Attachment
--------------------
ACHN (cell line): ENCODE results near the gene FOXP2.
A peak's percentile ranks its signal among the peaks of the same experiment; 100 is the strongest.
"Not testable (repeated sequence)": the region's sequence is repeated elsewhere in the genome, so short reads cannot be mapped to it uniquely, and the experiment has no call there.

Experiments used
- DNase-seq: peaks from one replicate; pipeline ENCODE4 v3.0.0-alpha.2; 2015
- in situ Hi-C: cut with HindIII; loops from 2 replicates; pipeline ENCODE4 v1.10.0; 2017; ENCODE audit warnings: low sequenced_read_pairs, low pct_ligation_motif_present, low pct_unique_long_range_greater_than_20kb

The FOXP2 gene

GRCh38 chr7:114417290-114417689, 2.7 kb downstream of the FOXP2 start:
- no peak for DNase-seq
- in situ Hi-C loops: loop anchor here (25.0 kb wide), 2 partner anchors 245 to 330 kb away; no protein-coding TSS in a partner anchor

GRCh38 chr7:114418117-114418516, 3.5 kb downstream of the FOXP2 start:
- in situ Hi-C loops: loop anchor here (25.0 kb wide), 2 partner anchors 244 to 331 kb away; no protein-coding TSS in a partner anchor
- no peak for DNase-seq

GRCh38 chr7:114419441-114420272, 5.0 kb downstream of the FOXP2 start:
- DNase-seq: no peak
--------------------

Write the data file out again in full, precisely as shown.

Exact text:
ACHN (cell line): ENCODE results near the gene FOXP2.
A peak's percentile ranks its signal among the peaks of the same experiment; 100 is the strongest.
"Not testable (repeated sequence)": the region's sequence is repeated elsewhere in the genome, so short reads cannot be mapped to it uniquely, and the experiment has no call there.

Experiments used
- DNase-seq: peaks from one replicate; pipeline ENCODE4 v3.0.0-alpha.2; 2015
- in situ Hi-C: cut with HindIII; loops from 2 replicates; pipeline ENCODE4 v1.10.0; 2017; ENCODE audit warnings: low sequenced_read_pairs, low pct_ligation_motif_present, low pct_unique_long_range_greater_than_20kb

The FOXP2 gene

GRCh38 chr7:114417290-114417689, 2.7 kb downstream of the FOXP2 start:
- no peak for DNase-seq
- in situ Hi-C loops: loop anchor here (25.0 kb wide), 2 partner anchors 245 to 330 kb away; no protein-coding TSS in a partner anchor

GRCh38 chr7:114418117-114418516, 3.5 kb downstream of the FOXP2 start:
- in situ Hi-C loops: loop anchor here (25.0 kb wide), 2 partner anchors 244 to 331 kb away; no protein-coding TSS in a partner anchor
- no peak for DNase-seq

GRCh38 chr7:114419441-114420272, 5.0 kb downstream of the FOXP2 start:
- DNase-seq: no peak